Monday’s report confirms that Rose remains a liar and carpetbagger of the first order. After years of swearing that he never bet on baseball as a player, evidence emerged Monday that Rose in fact did exactly that. However, Rose swore as recently as two months ago that he NEVER gambled on baseball as a player. Documents published by ESPN indicate that he gambled on the Cincinnati Reds, for which he served as player/manager in 1986, thereby proving two points: 1) that John Dowd’s previous statements that he believed Rose gambled while he played were true; and 2) Rose is still as detached from reality as ever. Perhaps this is why he rarely appeared sincere while professing his regret for gambling as manager of the Reds – he knew he was guilty of even more than that to which he confessed. As manager, Rose could manipulate his players to affect the game. As a player, he could directly impact a game’s result all by himself. And does anyone think that he just randomly started gambling in 1986? Or had he been doing that for far longer than anyone (except Rose himself) knows? It’s worth wondering, but, ultimately, what does it mean? After all, Rose is already permanently banned from the game he has always professed to love. It’s not like he can be banned again. How about this, though? With the All-Star Game in Cincinnati next month, Rose had been given permission by new commissioner Rob Manfred to take part in the festivities. He has also been lobbying hard for Manfred to review his case and reconsider his ban. So the timing of this revelation is horrible, to say the least. Instead of being able to celebrate Rose inclusion in the All-Star activities, baseball fans will be treated to a new dose of Rose’s gambling, compulsive dishonesty and false contrition. It’s a black eye for the game, the Reds and for the fans who were hoping that Rose might be reinstated sooner rather than later. It should be no surprise if Manfred changes his mind and doesn’t allow Rose to be part of the All-Star Game after all. And, frankly, it would serve him right. He just ruined any goodwill he may have built up over the past few years.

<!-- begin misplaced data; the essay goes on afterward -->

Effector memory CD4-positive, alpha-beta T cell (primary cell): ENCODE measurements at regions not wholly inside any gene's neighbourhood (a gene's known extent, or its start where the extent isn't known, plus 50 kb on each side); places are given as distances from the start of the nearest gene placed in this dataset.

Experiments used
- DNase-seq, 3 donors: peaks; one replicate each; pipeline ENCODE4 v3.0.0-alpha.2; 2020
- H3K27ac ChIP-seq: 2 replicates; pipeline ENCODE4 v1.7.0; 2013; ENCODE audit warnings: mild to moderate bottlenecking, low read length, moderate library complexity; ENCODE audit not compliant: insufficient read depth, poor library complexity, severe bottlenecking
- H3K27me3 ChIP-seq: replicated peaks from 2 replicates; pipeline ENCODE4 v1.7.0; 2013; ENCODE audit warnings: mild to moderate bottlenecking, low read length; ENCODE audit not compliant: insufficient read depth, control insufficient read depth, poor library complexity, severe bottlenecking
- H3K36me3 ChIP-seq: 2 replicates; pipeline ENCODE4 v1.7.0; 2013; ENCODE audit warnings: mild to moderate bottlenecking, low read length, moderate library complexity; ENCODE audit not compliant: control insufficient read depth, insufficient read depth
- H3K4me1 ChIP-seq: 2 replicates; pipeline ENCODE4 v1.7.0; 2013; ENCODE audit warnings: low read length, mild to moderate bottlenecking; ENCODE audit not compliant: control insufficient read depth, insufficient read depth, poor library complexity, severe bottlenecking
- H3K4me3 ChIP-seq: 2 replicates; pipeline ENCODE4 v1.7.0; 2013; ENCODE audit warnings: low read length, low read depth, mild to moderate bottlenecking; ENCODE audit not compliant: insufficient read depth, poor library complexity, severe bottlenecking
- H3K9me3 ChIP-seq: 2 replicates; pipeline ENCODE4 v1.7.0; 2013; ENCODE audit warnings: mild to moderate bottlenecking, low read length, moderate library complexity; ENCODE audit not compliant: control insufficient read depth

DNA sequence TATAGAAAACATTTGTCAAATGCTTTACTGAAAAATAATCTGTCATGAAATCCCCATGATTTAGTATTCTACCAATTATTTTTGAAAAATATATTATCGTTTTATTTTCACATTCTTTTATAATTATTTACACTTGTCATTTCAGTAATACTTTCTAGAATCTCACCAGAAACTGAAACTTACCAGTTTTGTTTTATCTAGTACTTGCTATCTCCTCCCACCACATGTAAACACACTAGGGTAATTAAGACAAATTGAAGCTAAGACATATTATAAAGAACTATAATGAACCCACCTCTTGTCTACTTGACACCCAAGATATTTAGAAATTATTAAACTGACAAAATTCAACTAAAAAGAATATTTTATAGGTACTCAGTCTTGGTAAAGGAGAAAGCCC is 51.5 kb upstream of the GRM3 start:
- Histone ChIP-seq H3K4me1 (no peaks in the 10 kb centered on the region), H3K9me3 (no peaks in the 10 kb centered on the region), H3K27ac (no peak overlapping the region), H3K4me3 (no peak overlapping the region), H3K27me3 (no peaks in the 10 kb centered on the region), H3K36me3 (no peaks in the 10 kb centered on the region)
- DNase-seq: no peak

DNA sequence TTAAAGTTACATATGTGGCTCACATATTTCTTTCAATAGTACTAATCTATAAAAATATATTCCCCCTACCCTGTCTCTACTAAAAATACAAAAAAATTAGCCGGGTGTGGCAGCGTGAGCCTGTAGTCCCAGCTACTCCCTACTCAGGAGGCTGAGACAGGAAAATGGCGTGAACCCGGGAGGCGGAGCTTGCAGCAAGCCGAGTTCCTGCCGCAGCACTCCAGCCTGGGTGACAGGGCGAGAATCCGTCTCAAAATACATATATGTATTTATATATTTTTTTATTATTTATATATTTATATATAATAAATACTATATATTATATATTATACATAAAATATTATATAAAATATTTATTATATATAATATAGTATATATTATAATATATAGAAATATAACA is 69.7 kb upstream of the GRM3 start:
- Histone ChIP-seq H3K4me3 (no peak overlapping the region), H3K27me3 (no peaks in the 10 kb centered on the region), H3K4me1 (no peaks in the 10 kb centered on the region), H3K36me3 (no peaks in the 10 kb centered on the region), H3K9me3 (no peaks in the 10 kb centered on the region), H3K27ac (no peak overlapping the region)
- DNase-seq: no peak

Playing the Name Game